To the person who said my pride is causing my confusion, FullofZeal, I don’t believe that. Am I not allowed to have certainty in my convictions? I just know that some people are born into the Church and have all the Blessings of the Sacraments they want. And yet I who grew up unchurched put in a lot of study at the Presbytery and over the years. I had to seek and work hard. rI have been at the stage of understanding and believing “more than most Catholics.” BTW, that was said of me by a priest, not my words. And yet, all I want is to participate in Christ’s Church. My point was that things I had accepted with a childlike faith have been questioned greatly since doing the RCIA. I have had clever people: ex-Catholics, venomous atheists (some ex-ministers), non-Catholics really put my Catholic beliefs through the ringer. If was just accepted immediatley, I would have been too busy learning about the Councils, liturgy, rosary, Hierachy to question such things. If you like I can give you some examples of the curlies that have been thrown my way. For instance, name one eye-witness secular historian who recorded Jesus’ life for themself (must be a primary source).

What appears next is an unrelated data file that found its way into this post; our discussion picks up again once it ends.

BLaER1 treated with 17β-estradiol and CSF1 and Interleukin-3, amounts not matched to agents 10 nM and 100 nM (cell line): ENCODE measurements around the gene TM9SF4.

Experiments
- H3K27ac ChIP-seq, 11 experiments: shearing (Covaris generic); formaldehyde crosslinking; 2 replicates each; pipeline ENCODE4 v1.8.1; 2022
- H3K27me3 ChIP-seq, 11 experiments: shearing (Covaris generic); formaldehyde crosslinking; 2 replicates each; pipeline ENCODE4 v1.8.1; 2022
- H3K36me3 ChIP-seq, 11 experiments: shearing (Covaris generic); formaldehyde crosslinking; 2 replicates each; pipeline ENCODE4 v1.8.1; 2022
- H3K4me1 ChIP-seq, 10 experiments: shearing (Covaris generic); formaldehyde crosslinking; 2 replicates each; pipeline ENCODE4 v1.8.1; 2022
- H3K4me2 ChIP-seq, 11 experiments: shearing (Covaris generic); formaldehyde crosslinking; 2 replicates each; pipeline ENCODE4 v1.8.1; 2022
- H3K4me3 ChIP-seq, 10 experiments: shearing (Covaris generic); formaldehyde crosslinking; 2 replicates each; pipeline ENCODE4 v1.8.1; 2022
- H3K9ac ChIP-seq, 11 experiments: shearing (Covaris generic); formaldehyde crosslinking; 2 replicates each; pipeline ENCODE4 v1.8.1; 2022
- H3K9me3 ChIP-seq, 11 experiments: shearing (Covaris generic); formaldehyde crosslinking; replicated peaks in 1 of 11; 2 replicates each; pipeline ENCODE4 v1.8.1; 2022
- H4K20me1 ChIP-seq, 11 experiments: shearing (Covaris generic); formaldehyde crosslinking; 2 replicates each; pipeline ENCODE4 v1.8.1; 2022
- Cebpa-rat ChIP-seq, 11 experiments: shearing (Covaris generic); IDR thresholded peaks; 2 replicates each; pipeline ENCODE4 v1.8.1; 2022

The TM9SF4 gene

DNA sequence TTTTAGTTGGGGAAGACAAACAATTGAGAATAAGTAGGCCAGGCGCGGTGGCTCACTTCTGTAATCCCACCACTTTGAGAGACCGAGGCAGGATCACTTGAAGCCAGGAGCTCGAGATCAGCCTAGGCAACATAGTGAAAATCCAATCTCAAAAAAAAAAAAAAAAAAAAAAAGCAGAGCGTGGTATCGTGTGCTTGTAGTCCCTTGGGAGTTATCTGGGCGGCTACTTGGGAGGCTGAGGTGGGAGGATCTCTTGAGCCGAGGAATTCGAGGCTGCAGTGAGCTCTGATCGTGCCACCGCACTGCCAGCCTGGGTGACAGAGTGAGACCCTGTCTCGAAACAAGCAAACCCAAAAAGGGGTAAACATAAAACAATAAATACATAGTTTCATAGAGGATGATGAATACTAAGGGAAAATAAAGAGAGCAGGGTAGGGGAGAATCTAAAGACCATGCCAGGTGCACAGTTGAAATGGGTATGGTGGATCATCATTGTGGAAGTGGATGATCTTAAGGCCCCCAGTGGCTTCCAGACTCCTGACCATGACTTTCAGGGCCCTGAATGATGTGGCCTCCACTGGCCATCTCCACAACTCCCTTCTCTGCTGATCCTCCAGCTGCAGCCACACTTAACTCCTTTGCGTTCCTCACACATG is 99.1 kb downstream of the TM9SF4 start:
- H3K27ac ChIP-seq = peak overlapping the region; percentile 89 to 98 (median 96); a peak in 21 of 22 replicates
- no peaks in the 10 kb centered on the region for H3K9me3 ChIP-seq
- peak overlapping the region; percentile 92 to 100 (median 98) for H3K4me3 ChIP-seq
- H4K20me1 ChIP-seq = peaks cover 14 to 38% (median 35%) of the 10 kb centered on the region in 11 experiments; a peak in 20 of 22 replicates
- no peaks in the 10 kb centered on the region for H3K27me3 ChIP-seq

Adventistnomore:

I have not made myself clear. It is not that I don’t believe these things, it is just that I accepted them in a childlike fashion before (the equivalent of accepting Christianity based on Pascal’s Wager), whereas now my faith in the RCC has been tested. I still believe them, but my faith has been shaken. People say that those who study Church history become Catholic. And having had questions raised by very clever people, that is what I have to do now to have the same level of faith I once had. I don’t see how it is fair that I should have to read the Early Fathers (I’ve read Augustine), things like St Ignatius, St Clement of Rome, Thomas Aquinas, just because I have had people pose tough questions and I have found that the history is not as conclusive as I thought once. What, do I have to study Theology, Ecclesiology and History just to be a lay member of the Church with no authority?